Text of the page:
Hey! Randy

Archive for the ‘cars’ Category

I Added to My Payment Book Library

Posted by heyrandy on May 13, 2008

My car died, so I bought another. Actually, it was not that simple.

When that Saturday morning my car’s transmission, emitting a very loud noise, failed as I backed out of the garage, my only concern was to get to work.  I would fix the problem when I returned home. I switched to the other car; the one my wife normally drives. She, awakened by the swan song of a expiring vehicle, said that she wasn’t going anywhere that morning, so I could take her car.

I managed to back her car out of the garage without hitting either the dead car or the garage wall. When my car died, it stopped just outside of the garage, allowing the garage door to open and close. But the space between the carcass of the dead car and the garage wall was not too generous.

I thought that I had a bad axle shaft joint that had suddenly failed. To fix it would only cost a few hundred dollars and only take four or five hours. It was not to be that simple, that cheap, that easy, or that quick.

What had happened was the connection inside the transaxle housing had failed. This, plus the body damage I did last December to the right front fender and headlight when is slide into a guard rail would render the the repairs to be too expensive to justify the effort. The car was finished, but I was not. It would take no more journeys, but I was just starting an Odyssey. It would be a curious experience.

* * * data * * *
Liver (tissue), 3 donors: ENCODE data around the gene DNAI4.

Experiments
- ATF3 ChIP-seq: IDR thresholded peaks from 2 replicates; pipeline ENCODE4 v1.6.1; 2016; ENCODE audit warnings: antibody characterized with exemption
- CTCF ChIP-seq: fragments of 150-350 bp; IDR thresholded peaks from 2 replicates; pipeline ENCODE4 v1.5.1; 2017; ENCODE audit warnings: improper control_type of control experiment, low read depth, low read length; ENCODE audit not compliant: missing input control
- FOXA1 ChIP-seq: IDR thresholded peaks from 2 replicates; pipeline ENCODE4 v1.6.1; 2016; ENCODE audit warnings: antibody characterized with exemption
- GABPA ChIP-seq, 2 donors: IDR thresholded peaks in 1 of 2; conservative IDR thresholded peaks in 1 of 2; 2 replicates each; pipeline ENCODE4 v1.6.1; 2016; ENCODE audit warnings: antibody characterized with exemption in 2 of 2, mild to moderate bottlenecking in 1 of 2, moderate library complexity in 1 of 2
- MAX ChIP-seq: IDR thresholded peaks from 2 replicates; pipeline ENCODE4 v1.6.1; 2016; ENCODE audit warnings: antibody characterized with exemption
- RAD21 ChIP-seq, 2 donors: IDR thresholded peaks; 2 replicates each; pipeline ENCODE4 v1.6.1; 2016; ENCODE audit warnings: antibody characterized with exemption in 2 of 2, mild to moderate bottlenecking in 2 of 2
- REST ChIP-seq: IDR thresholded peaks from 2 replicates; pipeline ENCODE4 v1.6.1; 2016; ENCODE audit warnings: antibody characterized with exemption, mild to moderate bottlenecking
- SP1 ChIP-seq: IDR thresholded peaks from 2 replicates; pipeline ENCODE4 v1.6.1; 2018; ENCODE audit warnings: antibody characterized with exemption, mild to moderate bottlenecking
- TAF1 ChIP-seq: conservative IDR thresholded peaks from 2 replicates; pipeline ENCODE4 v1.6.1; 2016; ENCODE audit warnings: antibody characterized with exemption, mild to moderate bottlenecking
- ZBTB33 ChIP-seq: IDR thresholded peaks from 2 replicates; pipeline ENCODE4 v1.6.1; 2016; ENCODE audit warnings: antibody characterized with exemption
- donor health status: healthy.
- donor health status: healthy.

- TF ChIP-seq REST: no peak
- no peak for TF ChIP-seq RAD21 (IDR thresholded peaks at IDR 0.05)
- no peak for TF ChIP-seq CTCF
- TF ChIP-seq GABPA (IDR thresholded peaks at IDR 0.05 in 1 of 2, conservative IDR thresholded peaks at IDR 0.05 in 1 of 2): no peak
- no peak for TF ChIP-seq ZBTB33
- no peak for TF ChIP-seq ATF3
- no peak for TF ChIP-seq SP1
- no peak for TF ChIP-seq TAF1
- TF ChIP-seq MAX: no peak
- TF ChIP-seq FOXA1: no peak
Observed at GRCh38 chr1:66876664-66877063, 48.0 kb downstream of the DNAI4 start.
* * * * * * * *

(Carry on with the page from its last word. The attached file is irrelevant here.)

The Ratmobile

We need two cars to function. I wish we didn’t, but that is not the case. Since one car was kuput, I would need some interim transportation. This means RENTAL. To the internet I went. Behold, there, at a rental agency within walking distance of my dearly departed was a new set of wheels available at only $19.95 a day! Great! This will not cost too much. But since we did not need the second car for Saturday, Sunday, or Monday, we did not rush over to get it. Monday afternoon would be soon enough.